After getting lost in conversation and then literally lost again, we found a man walking with his son and inquired about a restaurant. (Thank goodness for Jenny and her ability to speak German!) He recommended Gasthof zur Traube and although it was a short additional distance away from the route down into the town of Neckenmarkt, it was entirely worth it! We had ice cold water, and cappuccinos, along with delectable homemade cheese and raspberry strudel. The treats helped to refresh us and we had such a good time chatting with the cheery Austrians who owned the café. We set off again in the mounting heat with very high spirits.
As we were leaving, we ran into five women who are also EPW walkers and they confirmed that there wasn’t an actual meeting held at the start to launch the walk. This is a bit confusing as each walker is given a digital ticket via email and told that they must have it with them when they report to the starting point at 6:00am, eluding to there being a checkpoint of some sort. We were relieved to learn that we hadn’t missed anything after all, but annoyed that we could’ve started even earlier to avoid the heat of the day. Good thing we didn’t continue to spend time and energy looking for a place to check in! It was about this time that we became very curious about what happens with the €60 per person registration fee for the walk. So far, the only expense we can find the organizers have incurred, is the purchase of red arrow stickers and spray paint to mark the route.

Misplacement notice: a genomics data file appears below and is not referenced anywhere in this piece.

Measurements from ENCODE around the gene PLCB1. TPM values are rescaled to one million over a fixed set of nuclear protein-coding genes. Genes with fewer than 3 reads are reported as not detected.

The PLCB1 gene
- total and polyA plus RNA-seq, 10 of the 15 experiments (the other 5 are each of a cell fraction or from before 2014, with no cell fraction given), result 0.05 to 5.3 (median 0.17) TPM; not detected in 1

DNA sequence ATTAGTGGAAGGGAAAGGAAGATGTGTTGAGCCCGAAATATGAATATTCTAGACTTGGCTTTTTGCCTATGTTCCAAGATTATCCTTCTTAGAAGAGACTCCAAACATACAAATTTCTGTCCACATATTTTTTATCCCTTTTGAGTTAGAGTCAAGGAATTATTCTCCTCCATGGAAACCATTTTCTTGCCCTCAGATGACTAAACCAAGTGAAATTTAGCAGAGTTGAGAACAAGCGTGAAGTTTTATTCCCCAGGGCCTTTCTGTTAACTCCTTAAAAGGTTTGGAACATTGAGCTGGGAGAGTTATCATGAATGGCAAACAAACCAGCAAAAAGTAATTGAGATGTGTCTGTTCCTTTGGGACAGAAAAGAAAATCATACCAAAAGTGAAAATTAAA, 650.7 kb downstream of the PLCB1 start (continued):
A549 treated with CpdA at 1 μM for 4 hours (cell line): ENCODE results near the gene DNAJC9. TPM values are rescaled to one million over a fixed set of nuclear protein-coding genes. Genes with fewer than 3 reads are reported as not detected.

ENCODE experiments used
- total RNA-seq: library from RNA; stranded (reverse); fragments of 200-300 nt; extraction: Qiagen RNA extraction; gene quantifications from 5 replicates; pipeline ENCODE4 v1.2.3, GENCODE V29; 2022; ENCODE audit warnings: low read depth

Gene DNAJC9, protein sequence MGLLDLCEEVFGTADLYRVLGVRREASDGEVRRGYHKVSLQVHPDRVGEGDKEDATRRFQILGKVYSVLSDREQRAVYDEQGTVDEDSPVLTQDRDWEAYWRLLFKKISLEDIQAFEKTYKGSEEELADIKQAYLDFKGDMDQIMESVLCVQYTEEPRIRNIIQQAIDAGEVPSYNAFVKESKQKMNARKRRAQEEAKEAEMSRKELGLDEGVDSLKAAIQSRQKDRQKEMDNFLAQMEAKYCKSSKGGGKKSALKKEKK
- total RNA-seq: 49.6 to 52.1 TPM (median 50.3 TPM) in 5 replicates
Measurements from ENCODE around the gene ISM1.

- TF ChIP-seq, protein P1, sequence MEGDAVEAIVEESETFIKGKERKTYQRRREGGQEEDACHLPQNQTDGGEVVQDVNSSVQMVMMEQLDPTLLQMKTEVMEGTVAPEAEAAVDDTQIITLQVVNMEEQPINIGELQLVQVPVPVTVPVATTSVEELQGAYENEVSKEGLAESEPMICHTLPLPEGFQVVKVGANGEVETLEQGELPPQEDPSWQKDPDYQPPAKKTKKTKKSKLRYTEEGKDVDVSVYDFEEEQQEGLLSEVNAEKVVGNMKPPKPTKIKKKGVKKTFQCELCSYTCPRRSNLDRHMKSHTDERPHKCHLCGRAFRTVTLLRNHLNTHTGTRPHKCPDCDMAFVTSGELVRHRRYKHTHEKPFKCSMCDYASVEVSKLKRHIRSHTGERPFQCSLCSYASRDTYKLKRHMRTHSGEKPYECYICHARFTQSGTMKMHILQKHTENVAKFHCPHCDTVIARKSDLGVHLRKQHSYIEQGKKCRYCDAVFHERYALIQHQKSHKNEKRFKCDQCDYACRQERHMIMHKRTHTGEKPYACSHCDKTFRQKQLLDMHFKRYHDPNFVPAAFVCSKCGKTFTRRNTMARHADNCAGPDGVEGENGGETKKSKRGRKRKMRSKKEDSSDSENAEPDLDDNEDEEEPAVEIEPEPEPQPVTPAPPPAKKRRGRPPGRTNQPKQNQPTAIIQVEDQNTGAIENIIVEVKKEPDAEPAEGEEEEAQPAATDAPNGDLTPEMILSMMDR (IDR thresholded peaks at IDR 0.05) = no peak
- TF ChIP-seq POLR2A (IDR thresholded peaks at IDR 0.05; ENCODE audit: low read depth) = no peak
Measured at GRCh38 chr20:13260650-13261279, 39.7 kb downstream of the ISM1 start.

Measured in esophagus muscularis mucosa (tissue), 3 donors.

We noticed that the other walkers had tiny little packs and they looked so lively compared to how we were feeling at this point. They shared that they had pitched in and hired a taxi to transport their bags to the next stop. I was immediately so jealous of their energy and the fact that they would likely end the first day without blisters or extreme fatigue. Of course, there was also the great likely hood that they had actually trained for the walk and considering how they looked, I’d say it was the case. We decided that we really should have arranged for transport of our bags as well, but considering the difficulty we had in simply locating the starting point, I’m certain the logistics would’ve put us completely over the edge on the first day.
It didn’t take long after leaving the café for the heat to bake the happiness right out of us. That combined with the continued trek down the side of a narrow, winding, extremely busy road, made the afternoon painfully long. The guidebook mentioned lakes that made the trek sound quite serene, yet, there were no lakes to be seen. What we did see was several large lorries (semi-trucks) and all sorts of huge, interesting farm machines that sent us climbing into the ditches and covered us in dirt as they flew past.
All in all, Jenny’s tracker tells us that we somehow managed to make the 21km walk (13 miles) into a 32km (19.8 miles) walk with our three “long cuts” (Jenny’s word, which when you think about it seems perfectly logical) and we survived the first day with some funny moments, but I finished exhausted and with blisters. Not ideal on day one.
The resting place for the first night was pretty cool though. A hotel with a yurt field that is also a small farm, and the five ladies we met earlier camped next to us. As we spent time chatting with them, we learned that four are traveling together from Australia and the other, who is from Victoria, B.C., is actually a friend of another Camino friend of mine. What a very small Camino world it is! One of the ladies tells us she knows the gent who wrote the guide and that he’s a former military member. This helps to shed some light on how the step by step directions are worded. We know one thing is for sure, we must stop having such lively, enthralling conversations that we wander off of the path unaware and become lost multiple times each day. If this continues we will never, ever make it to the finish!
The day ends, as all good days should, with a bottle of red wine and very good conversation.
+43 5 7083 770
Shared yurt with communal shower & bathroom. (30 Euros per person)
Buffet dinner and Breakfast included.
Bag transport to next stop FREE, thanks to Gabor!
A few favorite pics for the day: